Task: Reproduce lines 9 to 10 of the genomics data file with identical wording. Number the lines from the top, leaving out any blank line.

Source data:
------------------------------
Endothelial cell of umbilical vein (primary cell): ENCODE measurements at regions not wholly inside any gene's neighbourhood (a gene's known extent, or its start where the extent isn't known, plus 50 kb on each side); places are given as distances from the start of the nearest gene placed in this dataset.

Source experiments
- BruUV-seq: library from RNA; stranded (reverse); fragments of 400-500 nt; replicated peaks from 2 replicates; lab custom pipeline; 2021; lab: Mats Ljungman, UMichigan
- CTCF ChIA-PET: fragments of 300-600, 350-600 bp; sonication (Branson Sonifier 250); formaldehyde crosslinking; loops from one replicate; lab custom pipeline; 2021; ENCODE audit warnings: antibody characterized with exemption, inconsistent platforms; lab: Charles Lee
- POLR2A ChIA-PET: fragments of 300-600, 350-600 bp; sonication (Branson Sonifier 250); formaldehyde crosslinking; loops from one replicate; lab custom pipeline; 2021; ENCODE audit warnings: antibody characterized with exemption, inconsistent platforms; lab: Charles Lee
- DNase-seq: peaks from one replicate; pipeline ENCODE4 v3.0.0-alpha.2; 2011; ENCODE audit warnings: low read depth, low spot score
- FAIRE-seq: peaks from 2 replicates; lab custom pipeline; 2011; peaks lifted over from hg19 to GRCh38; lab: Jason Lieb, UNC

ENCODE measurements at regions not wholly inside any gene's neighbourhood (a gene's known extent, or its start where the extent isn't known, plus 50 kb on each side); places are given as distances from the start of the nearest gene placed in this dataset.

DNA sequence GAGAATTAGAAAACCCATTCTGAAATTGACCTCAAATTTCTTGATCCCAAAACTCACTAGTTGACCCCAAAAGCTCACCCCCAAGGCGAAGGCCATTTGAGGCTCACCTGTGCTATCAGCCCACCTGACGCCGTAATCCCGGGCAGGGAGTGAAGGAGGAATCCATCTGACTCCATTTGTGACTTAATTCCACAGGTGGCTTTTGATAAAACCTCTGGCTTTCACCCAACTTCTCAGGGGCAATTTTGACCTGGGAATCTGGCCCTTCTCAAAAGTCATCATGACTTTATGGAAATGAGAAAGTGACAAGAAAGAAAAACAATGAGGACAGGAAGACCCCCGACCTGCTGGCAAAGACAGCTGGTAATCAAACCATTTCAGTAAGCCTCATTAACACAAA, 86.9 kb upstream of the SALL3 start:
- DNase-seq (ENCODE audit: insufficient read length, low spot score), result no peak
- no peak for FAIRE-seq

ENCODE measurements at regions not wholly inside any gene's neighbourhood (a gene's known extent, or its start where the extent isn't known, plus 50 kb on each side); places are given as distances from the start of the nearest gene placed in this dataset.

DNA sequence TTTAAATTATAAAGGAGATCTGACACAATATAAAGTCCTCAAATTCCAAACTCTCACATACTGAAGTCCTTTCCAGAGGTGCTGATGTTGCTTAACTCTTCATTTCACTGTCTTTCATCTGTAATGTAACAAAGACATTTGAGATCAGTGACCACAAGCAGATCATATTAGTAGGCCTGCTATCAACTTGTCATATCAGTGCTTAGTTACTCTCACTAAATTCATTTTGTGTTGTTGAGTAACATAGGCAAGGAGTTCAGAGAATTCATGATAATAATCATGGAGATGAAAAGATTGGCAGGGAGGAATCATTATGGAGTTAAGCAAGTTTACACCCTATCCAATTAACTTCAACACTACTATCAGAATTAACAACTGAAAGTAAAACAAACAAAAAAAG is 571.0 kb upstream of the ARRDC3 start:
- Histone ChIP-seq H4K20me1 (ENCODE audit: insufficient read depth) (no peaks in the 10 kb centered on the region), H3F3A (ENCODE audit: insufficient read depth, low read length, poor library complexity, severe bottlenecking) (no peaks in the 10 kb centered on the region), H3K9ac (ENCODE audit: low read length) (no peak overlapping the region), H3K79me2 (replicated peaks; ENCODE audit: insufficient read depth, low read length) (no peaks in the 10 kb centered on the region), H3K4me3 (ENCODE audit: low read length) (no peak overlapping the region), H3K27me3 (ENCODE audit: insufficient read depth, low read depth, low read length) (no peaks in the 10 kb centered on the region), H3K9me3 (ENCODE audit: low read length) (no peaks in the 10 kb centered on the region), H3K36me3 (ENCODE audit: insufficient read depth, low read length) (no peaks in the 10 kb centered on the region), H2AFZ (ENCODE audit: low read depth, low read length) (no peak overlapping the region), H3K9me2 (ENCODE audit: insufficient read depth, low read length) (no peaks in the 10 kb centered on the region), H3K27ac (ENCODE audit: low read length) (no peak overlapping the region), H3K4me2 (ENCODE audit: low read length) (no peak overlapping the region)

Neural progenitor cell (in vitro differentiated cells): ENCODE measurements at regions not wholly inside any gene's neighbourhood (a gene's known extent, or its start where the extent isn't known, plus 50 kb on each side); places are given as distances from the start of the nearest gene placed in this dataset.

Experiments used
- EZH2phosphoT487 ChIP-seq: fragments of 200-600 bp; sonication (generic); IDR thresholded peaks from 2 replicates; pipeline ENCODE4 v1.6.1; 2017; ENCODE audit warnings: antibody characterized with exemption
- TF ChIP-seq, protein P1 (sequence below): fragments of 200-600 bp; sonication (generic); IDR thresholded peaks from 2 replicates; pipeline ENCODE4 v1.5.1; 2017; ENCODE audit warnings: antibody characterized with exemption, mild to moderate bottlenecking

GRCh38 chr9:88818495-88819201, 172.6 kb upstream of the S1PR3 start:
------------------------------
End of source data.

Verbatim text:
DNA sequence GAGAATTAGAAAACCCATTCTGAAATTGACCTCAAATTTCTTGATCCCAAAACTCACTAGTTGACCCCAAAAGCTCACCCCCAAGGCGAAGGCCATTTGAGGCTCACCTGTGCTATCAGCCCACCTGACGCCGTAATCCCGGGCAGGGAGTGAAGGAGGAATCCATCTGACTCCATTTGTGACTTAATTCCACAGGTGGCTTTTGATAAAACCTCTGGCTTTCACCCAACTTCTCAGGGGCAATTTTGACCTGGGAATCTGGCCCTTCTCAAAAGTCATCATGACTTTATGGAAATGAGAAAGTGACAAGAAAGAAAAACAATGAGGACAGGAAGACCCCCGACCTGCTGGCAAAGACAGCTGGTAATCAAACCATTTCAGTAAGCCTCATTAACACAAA, 86.9 kb upstream of the SALL3 start:
- DNase-seq (ENCODE audit: insufficient read length, low spot score), result no peak